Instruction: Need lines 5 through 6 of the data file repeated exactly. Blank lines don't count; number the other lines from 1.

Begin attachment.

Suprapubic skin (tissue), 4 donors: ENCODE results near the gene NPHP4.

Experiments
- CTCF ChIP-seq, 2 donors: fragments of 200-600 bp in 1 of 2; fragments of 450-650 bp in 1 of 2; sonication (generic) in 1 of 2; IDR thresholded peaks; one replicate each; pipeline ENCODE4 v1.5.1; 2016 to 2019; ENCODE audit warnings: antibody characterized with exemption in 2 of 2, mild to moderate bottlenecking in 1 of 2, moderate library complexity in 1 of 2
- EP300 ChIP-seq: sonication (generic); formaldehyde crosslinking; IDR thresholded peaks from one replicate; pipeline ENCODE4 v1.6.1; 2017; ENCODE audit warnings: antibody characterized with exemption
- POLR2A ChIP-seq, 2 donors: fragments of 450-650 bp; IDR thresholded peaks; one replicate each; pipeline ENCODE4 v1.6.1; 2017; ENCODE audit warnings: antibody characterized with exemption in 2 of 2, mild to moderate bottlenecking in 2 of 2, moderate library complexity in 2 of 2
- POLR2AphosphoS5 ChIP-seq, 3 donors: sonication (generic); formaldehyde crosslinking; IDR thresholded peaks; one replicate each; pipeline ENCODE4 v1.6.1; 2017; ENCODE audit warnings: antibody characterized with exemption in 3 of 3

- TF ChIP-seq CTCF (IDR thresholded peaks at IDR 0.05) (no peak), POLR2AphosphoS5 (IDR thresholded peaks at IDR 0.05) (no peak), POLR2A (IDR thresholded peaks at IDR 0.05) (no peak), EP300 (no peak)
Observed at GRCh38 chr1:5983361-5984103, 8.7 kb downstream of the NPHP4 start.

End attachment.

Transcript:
- POLR2A ChIP-seq, 2 donors: fragments of 450-650 bp; IDR thresholded peaks; one replicate each; pipeline ENCODE4 v1.6.1; 2017; ENCODE audit warnings: antibody characterized with exemption in 2 of 2, mild to moderate bottlenecking in 2 of 2, moderate library complexity in 2 of 2
- POLR2AphosphoS5 ChIP-seq, 3 donors: sonication (generic); formaldehyde crosslinking; IDR thresholded peaks; one replicate each; pipeline ENCODE4 v1.6.1; 2017; ENCODE audit warnings: antibody characterized with exemption in 3 of 3